When it comes to my own personal favorite Florida crime writers, it’s a toss-up between Harry Crews, Elmore Leonard, Jim Harrison and Jeff Lindsay. With the exception of Lindsay, these authors aren’t necessarily known for their Florida crime novels and perhaps that’s why they resonate with me. There isn’t so much flash in their novels. There’s more grit than gloss, more darkness than quirky high-jinks and capers. The Florida I see reflected in their work is one whose heartbeat I can understand: one full of low-lifes and second-guessers and men and women making desperate choices on the fringe.The Florida I see reflected in their work is one whose heartbeat I can understand: one full of low-lifes and second-guessers and men and women making desperate choices on the fringe.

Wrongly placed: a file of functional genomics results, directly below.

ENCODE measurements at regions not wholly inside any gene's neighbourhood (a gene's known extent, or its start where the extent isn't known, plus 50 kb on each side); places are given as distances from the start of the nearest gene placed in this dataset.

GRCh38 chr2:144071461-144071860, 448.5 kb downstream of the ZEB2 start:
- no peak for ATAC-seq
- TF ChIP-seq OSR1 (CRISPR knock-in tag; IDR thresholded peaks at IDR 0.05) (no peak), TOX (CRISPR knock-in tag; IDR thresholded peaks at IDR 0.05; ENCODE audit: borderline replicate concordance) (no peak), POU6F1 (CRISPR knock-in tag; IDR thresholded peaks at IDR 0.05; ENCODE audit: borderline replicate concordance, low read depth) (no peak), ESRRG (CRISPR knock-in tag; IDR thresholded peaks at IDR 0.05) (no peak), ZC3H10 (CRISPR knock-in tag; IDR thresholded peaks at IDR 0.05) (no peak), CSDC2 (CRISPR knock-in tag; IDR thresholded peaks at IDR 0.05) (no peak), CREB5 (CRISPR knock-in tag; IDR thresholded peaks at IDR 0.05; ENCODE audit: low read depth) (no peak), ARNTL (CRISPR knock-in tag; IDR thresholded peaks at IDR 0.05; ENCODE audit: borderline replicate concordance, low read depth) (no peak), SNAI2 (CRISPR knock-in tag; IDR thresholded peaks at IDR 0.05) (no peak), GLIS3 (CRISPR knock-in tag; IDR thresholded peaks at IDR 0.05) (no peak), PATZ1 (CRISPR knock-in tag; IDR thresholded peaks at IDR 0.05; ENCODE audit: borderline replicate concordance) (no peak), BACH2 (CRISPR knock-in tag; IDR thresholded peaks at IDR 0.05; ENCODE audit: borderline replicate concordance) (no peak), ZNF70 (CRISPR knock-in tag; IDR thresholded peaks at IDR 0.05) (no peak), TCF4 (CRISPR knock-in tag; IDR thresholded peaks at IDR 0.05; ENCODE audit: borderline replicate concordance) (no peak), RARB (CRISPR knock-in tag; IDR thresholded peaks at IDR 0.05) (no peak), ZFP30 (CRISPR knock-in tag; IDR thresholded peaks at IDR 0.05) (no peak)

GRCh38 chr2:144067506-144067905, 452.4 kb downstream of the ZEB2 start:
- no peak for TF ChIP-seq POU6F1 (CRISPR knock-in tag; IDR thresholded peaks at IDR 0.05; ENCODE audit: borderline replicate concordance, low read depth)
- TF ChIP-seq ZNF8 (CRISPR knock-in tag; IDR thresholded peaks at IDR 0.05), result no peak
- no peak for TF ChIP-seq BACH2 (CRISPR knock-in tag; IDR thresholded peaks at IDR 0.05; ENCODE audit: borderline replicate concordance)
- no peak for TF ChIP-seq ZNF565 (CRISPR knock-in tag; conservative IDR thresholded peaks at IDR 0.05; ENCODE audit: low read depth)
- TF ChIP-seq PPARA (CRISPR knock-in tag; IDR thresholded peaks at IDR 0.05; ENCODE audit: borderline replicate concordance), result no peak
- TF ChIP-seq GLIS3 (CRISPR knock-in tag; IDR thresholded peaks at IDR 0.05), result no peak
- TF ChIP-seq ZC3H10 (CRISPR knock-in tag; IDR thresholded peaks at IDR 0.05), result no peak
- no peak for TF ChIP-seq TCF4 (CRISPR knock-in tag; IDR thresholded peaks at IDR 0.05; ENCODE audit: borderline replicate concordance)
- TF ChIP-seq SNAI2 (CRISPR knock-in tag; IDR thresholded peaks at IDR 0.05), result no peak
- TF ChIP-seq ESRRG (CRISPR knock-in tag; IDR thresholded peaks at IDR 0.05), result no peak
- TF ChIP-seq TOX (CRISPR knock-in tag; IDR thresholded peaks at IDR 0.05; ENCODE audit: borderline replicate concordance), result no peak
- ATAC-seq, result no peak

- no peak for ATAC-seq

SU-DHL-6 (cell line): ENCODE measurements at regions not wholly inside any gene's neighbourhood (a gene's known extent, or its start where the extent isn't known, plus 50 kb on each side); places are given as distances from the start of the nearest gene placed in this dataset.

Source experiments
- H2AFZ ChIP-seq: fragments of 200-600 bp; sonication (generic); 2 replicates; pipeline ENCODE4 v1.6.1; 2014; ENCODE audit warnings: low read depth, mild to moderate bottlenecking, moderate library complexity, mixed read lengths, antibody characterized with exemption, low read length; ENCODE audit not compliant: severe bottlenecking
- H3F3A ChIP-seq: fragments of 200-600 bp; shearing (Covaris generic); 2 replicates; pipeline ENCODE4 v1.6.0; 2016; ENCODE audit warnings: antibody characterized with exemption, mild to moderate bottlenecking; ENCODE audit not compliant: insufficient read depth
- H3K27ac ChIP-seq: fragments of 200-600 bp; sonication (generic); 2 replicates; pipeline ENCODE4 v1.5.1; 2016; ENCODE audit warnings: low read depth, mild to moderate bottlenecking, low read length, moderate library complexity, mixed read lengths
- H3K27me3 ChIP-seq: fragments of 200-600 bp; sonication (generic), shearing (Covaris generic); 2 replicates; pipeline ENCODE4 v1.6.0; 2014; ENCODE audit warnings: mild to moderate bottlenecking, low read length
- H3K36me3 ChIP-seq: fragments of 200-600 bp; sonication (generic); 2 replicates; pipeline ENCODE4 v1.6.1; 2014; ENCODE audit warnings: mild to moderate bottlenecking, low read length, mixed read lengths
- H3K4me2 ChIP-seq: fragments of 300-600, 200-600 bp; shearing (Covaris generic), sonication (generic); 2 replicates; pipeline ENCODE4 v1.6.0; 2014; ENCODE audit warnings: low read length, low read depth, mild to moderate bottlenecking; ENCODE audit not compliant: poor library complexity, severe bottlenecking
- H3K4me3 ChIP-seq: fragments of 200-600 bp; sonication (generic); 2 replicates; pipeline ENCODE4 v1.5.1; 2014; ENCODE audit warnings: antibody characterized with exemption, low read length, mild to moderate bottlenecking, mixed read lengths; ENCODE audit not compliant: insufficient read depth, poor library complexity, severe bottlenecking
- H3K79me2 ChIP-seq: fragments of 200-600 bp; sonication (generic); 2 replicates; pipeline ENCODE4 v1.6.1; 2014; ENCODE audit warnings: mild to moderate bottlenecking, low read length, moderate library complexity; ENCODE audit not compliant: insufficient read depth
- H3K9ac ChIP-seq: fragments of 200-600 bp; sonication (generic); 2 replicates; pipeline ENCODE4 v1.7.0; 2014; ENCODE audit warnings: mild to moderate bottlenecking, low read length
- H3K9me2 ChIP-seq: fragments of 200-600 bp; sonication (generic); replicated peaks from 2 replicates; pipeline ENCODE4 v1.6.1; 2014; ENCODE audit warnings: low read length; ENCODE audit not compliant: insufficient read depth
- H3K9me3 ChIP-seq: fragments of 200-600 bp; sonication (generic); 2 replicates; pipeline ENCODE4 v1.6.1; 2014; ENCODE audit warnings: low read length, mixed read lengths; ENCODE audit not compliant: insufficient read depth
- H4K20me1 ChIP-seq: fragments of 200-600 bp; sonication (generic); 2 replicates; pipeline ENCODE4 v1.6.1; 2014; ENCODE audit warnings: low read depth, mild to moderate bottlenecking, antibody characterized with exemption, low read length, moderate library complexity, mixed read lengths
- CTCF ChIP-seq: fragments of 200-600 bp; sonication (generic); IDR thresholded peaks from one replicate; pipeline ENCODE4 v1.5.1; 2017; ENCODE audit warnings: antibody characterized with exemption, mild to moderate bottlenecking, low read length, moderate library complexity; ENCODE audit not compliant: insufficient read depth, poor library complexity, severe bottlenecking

Jeff Lindsay, known for his Miami-set Dexter Morgan series beginning with Darkly Dreaming Dexter, writes about a Florida that is about as far, geographically, from the North Florida of my own upbringing and novels as possible. Dexter, the serial-killer-serial-killer who hides his own psychotic tendencies and resultant murders behind the placid façade of a blood spatter analyst, inhabits a world filled with yachts and high-rises, everything pink and turquoise and vibrant. And while Dexter himself is charming, the novels are dark, riddled with violence and probing questions about good and evil and how a serial killer can slide up and down the scale. Despite being a crime writer, I am not a fan of typical, rote-by-rote mysteries, but Lindsay’s protagonist elicits such as twisted sense of empathy from the reader that his novels are almost irresistible. In reading them, one can go to the edge of morality without completely falling off the side of the cliff and this makes them both fun and dangerous.